Tucked into the southern end of Bellevue, this park includes 320 acres of wetlands and meadows with five miles of trails for nature walks, canoe trips, and bird watching. A partnership between the Pacific Science Center and City of Bellevue Parks Department, the Mercer Slough Environmental Education Center provides year-round education and hands-on learning in

Mount Si Trail

Priority Areas:
Middle Fork Snoqualmie Valley, Snoqualmie River Valley
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Mt Si Natural Resources Conservation Area
Mount Si is a favorite hiking and rock climbing destination with a strenuous 4-mile (each way) trail to the summit to sweeping views of the surrounding natural areas, cities, working farms, and forests in this picturesque part of the Greenway.  This mountain may look like an impenetrable fortress of solid rock, but it is actually

Pacific Crest Trail

Priority Areas:
Snoqualmie River Valley
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Gifford Pinchot National Forest
The Pacific Crest Trail spans 2,650 miles from Mexico to Canada through California, Oregon, and Washington. In Washington State, it passes through several national parks, forests and wilderness areas. There are 444 miles of the trail in Washington State.

Palouse to Cascades State Park Trail

Priority Areas:
Upper Yakima Basin
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Palouse to Cascades State Park Trail
A major, non-motorized, cross-state link, this former Milwaukee Road railway grade reaches from Rattlesnake Lake near North Bend east across Washington State. The level grade of this gravel trail makes it ideal for mountain bikers, equestrians, and walkers. Main trailheads are at Rattlesnake Lake and Hyak (ADA-accessible). Hyak is the closest access to the damp,

Rattlesnake Ledge Trail

Priority Areas:
Snoqualmie River Valley
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Cedar River Watershed
This popular 4-mile round trip, with 1100 feet of elevation gain, leads to a ledge with views of the Cedar River watershed including the Rattlesnake and Chester Morse Lakes. Or continue all 11 miles to hike to Snoqualmie Point Parks on the northwestern edge of the mountain. Rattlesnake Ledge Trail is an important story location to

Snoqualmie Falls

Priority Areas:
Snoqualmie River Valley
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6501 Railroad Avenue SE, 98065, Snoqualmie
Snowmelt from the Cascade Mountains feeds the Snoqualmie River as it cuts through the valley to plunge over 270-foot Snoqualmie Falls, creating a spectacular natural attraction that draws 1.5 million visitors a year. A trail leads to viewing platforms and down switchbacks to the foot of the falls. From time immemorial, the Snoqualmie Tribe has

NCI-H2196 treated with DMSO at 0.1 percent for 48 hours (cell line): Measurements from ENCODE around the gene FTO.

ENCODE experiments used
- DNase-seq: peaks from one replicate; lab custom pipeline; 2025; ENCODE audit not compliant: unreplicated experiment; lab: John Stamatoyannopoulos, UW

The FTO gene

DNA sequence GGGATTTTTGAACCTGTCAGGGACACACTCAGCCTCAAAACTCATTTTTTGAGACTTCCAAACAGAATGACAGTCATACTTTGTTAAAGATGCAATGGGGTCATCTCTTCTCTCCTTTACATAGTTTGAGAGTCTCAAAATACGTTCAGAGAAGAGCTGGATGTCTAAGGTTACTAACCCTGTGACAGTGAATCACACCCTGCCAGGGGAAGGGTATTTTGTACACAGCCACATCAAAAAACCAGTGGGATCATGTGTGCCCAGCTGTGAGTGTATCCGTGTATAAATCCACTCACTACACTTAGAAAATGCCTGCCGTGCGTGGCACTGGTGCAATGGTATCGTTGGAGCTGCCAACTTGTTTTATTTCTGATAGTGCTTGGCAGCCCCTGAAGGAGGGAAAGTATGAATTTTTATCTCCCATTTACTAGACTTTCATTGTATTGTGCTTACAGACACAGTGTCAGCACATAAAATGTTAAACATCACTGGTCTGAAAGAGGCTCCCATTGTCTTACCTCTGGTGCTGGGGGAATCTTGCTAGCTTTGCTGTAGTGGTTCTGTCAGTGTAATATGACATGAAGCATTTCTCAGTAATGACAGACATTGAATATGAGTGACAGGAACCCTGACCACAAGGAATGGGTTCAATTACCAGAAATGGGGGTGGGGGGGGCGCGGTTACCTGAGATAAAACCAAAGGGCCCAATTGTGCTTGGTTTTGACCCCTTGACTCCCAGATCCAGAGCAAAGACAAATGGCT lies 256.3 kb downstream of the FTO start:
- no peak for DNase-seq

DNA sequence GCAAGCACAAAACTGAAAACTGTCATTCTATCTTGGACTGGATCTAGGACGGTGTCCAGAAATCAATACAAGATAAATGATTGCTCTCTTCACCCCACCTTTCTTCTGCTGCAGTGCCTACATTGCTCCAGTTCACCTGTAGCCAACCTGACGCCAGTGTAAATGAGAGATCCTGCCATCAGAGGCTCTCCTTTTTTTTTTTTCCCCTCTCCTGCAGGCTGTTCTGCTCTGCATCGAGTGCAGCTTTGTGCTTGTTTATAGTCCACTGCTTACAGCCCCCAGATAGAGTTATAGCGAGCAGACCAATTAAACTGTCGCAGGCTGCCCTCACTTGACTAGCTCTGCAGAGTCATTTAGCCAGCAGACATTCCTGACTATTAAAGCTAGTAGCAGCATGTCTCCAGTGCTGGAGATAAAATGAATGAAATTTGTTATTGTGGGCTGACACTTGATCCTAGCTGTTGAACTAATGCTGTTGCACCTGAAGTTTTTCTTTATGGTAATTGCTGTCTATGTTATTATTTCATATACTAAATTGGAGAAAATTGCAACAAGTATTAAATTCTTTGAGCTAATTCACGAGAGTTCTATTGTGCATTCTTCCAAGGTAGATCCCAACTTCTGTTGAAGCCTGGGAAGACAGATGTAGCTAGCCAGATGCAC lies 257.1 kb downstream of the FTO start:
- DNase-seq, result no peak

Snoqualmie Point Park

Priority Areas:
Snoqualmie River Valley
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37580 SE Winery Road, Snoqualmie
Snoqualmie Point Park offers sweeping views of the Cascades and Snoqualmie Pass. Adjacent to the park is the western trailhead to Rattlesnake Mountain. In the late 1990s there was a plan to develop eight office buildings on the site which had once been a winery and later was zoned for industrial development. A partnership of

Snoqualmie Valley Trail

Priority Areas:
Snoqualmie River Valley
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Snoqualmie Valley Trail
The Snoqualmie Valley Trail is King County’s longest and perhaps most majestic regional trail. This soft-surface greenway parallels the Snoqualmie River for more than 31 miles from Duvall southeast to Rattlesnake Lake and Seattle’s Cedar River Watershed above North Bend. The SVT follows a historic railroad route through the lower and upper Snoqualmie River valleys

Tiger Mountain State Forest

Categories:
King County
The state’s most popular hiking, biking, and equestrian trails wind through 13,000 acres in this working forest and conservation area.   The Washington State Department of Natural Resources manages the forest for recreation and habitat for native plants and animals, and to provide funds for public services.

Tolt MacDonald Park

Priority Areas:
Snoqualmie River Valley
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NE 40th at Highway 203, 98014,
Located along the East bank of the Snoqualmie River, Tolt-MacDonald is a King County Park within easy walk of the town of Carnation. Just 40 minutes from downtown Seattle, the park has tables and firepits, overnight campsites and day use sites, as well as soccer fields and a historic barn used for events. A 500-foot